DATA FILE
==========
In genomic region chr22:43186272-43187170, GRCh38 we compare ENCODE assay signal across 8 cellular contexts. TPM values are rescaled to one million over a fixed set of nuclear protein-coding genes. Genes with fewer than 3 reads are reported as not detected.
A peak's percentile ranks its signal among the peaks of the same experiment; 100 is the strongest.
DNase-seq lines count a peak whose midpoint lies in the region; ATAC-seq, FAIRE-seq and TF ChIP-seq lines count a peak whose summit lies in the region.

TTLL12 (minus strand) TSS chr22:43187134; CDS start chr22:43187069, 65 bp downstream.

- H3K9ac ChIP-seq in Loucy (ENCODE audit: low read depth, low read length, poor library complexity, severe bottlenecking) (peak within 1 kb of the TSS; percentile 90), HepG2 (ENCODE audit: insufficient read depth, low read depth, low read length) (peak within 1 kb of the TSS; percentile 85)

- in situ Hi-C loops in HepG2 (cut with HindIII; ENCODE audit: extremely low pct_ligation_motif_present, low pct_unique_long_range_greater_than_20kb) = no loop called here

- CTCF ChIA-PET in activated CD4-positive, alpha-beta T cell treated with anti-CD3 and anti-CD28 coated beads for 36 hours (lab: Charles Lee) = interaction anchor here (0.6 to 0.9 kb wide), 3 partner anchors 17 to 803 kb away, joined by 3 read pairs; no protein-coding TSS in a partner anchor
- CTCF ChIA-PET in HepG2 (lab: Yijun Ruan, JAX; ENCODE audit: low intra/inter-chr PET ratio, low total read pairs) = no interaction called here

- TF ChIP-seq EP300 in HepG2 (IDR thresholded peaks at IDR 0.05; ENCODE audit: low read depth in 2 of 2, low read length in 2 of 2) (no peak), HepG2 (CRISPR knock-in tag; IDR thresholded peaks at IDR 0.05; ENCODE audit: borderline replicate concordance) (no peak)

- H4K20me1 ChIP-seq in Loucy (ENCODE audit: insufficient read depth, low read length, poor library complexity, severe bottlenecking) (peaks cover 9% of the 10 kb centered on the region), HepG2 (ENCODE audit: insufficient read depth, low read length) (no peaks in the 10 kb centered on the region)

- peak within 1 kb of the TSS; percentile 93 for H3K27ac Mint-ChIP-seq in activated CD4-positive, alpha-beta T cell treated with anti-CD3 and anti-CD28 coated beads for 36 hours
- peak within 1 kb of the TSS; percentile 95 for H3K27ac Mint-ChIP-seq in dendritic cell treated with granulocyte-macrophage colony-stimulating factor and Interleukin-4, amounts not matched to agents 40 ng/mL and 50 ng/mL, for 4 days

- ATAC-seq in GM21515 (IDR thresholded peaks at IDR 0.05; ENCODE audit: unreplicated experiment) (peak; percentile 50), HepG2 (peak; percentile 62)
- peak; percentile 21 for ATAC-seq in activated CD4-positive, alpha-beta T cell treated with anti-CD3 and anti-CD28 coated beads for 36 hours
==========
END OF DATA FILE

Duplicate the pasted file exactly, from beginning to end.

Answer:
In genomic region chr22:43186272-43187170, GRCh38 we compare ENCODE assay signal across 8 cellular contexts. TPM values are rescaled to one million over a fixed set of nuclear protein-coding genes. Genes with fewer than 3 reads are reported as not detected.
A peak's percentile ranks its signal among the peaks of the same experiment; 100 is the strongest.
DNase-seq lines count a peak whose midpoint lies in the region; ATAC-seq, FAIRE-seq and TF ChIP-seq lines count a peak whose summit lies in the region.

TTLL12 (minus strand) TSS chr22:43187134; CDS start chr22:43187069, 65 bp downstream.

- H3K9ac ChIP-seq in Loucy (ENCODE audit: low read depth, low read length, poor library complexity, severe bottlenecking) (peak within 1 kb of the TSS; percentile 90), HepG2 (ENCODE audit: insufficient read depth, low read depth, low read length) (peak within 1 kb of the TSS; percentile 85)

- in situ Hi-C loops in HepG2 (cut with HindIII; ENCODE audit: extremely low pct_ligation_motif_present, low pct_unique_long_range_greater_than_20kb) = no loop called here

- CTCF ChIA-PET in activated CD4-positive, alpha-beta T cell treated with anti-CD3 and anti-CD28 coated beads for 36 hours (lab: Charles Lee) = interaction anchor here (0.6 to 0.9 kb wide), 3 partner anchors 17 to 803 kb away, joined by 3 read pairs; no protein-coding TSS in a partner anchor
- CTCF ChIA-PET in HepG2 (lab: Yijun Ruan, JAX; ENCODE audit: low intra/inter-chr PET ratio, low total read pairs) = no interaction called here

- TF ChIP-seq EP300 in HepG2 (IDR thresholded peaks at IDR 0.05; ENCODE audit: low read depth in 2 of 2, low read length in 2 of 2) (no peak), HepG2 (CRISPR knock-in tag; IDR thresholded peaks at IDR 0.05; ENCODE audit: borderline replicate concordance) (no peak)

- H4K20me1 ChIP-seq in Loucy (ENCODE audit: insufficient read depth, low read length, poor library complexity, severe bottlenecking) (peaks cover 9% of the 10 kb centered on the region), HepG2 (ENCODE audit: insufficient read depth, low read length) (no peaks in the 10 kb centered on the region)

- peak within 1 kb of the TSS; percentile 93 for H3K27ac Mint-ChIP-seq in activated CD4-positive, alpha-beta T cell treated with anti-CD3 and anti-CD28 coated beads for 36 hours
- peak within 1 kb of the TSS; percentile 95 for H3K27ac Mint-ChIP-seq in dendritic cell treated with granulocyte-macrophage colony-stimulating factor and Interleukin-4, amounts not matched to agents 40 ng/mL and 50 ng/mL, for 4 days

- ATAC-seq in GM21515 (IDR thresholded peaks at IDR 0.05; ENCODE audit: unreplicated experiment) (peak; percentile 50), HepG2 (peak; percentile 62)
- peak; percentile 21 for ATAC-seq in activated CD4-positive, alpha-beta T cell treated with anti-CD3 and anti-CD28 coated beads for 36 hours